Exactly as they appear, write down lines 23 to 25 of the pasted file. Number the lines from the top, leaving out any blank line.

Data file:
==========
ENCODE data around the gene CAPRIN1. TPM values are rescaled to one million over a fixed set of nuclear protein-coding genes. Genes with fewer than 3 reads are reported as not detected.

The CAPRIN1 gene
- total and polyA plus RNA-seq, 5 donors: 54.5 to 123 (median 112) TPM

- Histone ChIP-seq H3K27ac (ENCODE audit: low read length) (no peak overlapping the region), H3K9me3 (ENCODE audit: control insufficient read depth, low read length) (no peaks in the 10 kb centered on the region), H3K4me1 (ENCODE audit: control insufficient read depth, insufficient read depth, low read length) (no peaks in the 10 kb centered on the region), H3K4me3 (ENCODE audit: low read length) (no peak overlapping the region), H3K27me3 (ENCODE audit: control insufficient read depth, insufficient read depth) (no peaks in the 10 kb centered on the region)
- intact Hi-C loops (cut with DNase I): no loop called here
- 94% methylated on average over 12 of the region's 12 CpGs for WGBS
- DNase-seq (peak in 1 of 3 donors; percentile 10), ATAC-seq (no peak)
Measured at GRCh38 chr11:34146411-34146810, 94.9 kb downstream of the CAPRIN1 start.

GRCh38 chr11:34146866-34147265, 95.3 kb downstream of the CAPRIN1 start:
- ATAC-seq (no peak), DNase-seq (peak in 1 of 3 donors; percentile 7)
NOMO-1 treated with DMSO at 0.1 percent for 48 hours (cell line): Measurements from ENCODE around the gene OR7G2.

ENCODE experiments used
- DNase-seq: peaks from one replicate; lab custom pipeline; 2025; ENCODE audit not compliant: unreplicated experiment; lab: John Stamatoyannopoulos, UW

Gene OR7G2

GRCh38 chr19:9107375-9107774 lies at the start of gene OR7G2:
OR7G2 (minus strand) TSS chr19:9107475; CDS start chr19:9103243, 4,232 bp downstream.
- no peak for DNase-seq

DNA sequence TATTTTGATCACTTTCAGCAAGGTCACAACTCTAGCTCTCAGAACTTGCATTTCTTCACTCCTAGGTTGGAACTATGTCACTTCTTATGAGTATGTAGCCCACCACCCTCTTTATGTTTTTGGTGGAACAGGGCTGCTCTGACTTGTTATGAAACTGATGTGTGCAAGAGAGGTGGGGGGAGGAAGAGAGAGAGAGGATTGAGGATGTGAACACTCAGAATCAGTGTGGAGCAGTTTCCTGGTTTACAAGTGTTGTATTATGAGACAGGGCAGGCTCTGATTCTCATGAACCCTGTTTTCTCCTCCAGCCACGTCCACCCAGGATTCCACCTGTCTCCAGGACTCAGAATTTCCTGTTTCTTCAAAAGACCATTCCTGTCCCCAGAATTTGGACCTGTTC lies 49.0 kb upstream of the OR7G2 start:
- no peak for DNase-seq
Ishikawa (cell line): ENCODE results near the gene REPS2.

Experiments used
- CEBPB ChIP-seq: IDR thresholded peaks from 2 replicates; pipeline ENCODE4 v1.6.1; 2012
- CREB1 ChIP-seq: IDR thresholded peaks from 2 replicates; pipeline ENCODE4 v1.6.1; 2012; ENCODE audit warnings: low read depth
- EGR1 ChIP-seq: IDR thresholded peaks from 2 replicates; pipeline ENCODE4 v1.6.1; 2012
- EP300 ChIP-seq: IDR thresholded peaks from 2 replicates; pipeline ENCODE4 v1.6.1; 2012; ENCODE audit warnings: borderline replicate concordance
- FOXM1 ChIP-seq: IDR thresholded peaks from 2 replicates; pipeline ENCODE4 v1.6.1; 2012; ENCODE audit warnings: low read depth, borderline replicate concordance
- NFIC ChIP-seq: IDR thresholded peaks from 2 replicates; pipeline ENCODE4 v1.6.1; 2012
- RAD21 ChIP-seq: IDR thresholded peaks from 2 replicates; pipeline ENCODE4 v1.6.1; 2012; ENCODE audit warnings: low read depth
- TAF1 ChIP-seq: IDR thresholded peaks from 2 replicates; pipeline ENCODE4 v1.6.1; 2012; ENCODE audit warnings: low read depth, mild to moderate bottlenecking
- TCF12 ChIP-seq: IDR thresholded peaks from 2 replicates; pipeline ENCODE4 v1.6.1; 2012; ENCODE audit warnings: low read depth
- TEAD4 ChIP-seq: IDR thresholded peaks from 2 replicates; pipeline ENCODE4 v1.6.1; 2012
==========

- CREB1 ChIP-seq: IDR thresholded peaks from 2 replicates; pipeline ENCODE4 v1.6.1; 2012; ENCODE audit warnings: low read depth
- EGR1 ChIP-seq: IDR thresholded peaks from 2 replicates; pipeline ENCODE4 v1.6.1; 2012
- EP300 ChIP-seq: IDR thresholded peaks from 2 replicates; pipeline ENCODE4 v1.6.1; 2012; ENCODE audit warnings: borderline replicate concordance